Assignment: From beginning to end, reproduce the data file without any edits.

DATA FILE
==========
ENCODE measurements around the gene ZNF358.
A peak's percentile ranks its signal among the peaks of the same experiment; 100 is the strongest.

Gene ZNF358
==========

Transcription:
ENCODE measurements around the gene ZNF358.
A peak's percentile ranks its signal among the peaks of the same experiment; 100 is the strongest.

Gene ZNF358